To cite: Kay A, Leidman E, Lopez V, et al. The burden of anaemia among displaced women and children in refugee settings worldwide, 2013–2016. BMJ Global Health 2019; 4:e001837. doi:10.1136/ bmjgh-2019-001837
Displaced persons have a unique risk for developing anaemia due to often limited diets, overcrowding, new infections and inadequate sanitation and hygiene. The lack of anaemia prevalence estimates among the displaced inhibit global planning for anaemia reduction.
We analysed population representative, crosssectional nutrition surveys from 2013 to 2016 conducted by the United Nations High Commissioner for Refugees and partner agencies. Included surveys measured haemoglobin concentration among children 6–59 months, non-pregnant women 15–49 years, or both groups. For each survey, we calculated mean haemoglobin and prevalence of total anaemia (<110 g/L in children, <120 g/L in women), and classified public health severity following WHO guidelines. Pearson correlations between indicators from women and children surveys were calculated where both subpopulations were measured.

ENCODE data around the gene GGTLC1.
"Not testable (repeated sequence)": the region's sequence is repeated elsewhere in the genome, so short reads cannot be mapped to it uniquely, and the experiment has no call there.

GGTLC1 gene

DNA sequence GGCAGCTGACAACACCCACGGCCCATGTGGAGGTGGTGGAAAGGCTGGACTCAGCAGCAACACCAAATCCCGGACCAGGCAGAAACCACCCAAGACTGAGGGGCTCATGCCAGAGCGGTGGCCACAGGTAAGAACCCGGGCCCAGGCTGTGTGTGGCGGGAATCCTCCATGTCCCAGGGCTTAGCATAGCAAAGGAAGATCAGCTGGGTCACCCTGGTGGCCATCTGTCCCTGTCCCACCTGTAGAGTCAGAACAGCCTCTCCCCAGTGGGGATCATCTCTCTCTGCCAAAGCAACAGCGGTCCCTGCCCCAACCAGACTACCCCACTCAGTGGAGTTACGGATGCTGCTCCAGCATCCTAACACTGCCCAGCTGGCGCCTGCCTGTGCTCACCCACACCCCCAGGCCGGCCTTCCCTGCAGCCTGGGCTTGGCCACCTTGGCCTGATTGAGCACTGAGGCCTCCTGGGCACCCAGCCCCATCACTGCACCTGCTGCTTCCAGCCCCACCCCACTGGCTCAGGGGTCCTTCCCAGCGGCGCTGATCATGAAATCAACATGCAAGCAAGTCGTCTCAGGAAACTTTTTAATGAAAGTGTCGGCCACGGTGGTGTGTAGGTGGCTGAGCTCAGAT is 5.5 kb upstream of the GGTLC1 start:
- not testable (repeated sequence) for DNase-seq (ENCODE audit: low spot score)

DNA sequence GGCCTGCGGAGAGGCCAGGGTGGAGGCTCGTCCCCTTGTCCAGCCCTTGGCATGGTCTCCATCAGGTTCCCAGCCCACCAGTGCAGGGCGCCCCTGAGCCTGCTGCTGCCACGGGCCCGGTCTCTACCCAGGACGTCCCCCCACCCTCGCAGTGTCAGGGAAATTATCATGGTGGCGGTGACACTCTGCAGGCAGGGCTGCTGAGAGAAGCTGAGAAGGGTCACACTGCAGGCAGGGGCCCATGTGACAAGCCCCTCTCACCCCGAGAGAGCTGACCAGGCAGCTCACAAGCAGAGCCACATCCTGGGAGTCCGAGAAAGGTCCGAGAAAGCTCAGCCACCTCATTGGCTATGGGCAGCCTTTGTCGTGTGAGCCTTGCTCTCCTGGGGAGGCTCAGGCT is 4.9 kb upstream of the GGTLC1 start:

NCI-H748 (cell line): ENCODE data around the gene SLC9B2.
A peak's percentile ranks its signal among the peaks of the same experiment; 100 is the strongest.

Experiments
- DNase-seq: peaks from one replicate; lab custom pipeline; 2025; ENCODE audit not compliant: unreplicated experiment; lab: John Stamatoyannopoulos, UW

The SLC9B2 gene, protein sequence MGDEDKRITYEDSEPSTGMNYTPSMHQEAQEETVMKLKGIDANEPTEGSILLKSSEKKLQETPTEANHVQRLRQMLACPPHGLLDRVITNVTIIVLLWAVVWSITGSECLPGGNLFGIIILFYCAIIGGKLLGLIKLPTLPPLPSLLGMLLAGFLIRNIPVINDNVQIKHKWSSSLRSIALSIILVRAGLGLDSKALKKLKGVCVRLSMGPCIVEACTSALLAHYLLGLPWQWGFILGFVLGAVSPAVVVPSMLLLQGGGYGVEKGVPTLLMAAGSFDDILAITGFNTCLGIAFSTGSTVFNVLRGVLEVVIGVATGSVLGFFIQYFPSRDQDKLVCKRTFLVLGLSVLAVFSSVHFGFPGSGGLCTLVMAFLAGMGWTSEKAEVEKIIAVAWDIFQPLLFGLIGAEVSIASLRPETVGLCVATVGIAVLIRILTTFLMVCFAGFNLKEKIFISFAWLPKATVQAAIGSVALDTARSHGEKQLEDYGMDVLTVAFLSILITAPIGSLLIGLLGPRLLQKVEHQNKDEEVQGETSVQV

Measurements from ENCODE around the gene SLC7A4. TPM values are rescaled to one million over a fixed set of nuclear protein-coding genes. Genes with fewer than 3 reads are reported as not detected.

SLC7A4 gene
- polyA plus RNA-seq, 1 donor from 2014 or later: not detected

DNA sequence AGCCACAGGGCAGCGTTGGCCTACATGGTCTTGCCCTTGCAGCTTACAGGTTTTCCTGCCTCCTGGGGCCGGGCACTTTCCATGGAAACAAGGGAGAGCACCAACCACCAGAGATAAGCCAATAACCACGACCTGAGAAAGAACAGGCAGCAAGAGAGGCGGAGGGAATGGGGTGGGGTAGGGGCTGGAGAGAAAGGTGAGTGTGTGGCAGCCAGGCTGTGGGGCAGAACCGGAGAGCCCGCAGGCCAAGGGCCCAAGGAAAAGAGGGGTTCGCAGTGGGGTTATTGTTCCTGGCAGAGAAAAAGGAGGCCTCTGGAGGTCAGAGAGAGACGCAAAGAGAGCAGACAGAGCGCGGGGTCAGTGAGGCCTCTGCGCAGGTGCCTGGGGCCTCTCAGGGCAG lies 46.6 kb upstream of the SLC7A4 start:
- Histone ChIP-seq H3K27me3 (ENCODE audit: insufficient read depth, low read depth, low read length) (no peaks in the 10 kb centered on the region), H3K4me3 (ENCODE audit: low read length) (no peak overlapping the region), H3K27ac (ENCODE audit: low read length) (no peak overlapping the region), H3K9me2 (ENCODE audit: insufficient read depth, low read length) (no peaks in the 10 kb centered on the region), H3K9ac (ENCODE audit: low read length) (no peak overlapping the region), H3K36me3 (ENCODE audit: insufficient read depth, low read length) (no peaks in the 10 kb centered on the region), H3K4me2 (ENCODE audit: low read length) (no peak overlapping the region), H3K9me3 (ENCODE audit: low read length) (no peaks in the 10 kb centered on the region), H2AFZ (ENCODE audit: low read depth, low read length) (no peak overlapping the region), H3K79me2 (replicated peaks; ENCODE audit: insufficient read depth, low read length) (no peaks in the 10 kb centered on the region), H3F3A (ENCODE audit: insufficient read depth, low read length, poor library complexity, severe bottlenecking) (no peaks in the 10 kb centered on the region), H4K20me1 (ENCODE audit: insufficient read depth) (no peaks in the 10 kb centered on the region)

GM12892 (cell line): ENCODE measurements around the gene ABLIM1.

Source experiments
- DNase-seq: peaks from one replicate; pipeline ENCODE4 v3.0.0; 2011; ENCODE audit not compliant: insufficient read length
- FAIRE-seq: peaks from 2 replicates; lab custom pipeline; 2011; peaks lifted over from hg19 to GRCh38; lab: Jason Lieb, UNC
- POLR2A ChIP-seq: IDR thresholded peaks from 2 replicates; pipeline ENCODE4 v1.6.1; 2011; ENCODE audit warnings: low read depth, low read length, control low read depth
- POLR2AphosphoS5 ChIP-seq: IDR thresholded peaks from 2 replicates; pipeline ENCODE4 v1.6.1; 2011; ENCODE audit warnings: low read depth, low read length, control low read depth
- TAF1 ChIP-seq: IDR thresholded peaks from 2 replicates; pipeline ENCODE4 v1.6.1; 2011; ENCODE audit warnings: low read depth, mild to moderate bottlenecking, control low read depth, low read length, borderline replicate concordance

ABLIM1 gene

Analysis included 196 surveys among children and 184 surveys among women from 121 unique refugee settings in 24 countries. The median prevalence of total anaemia in children and women was 44% and 28%, respectively. Sixty-one per cent of child surveys indicated a problem of severe public health importance compared with 25% of surveys in women. The prevalence of total anaemia in children and women was strongly correlated (ρ=0.80). Median prevalence of total anaemia was approximately 55% greater and mean haemoglobin was 6 g/L lower among children age 6–23 months compared with children 24–59 months. West and Central Africa region had the highest median prevalence of anaemia both in women and children.
While the burden of anaemia is high among the displaced, it mirrors that of the general population.
Haemoglobin should continue to be measured in nutrition surveys in refugee settings. Sustained, multisectoral efforts to reduce anaemia are needed, with specific focus on children under 2 years of age and refugee settings in the West and Central Africa region.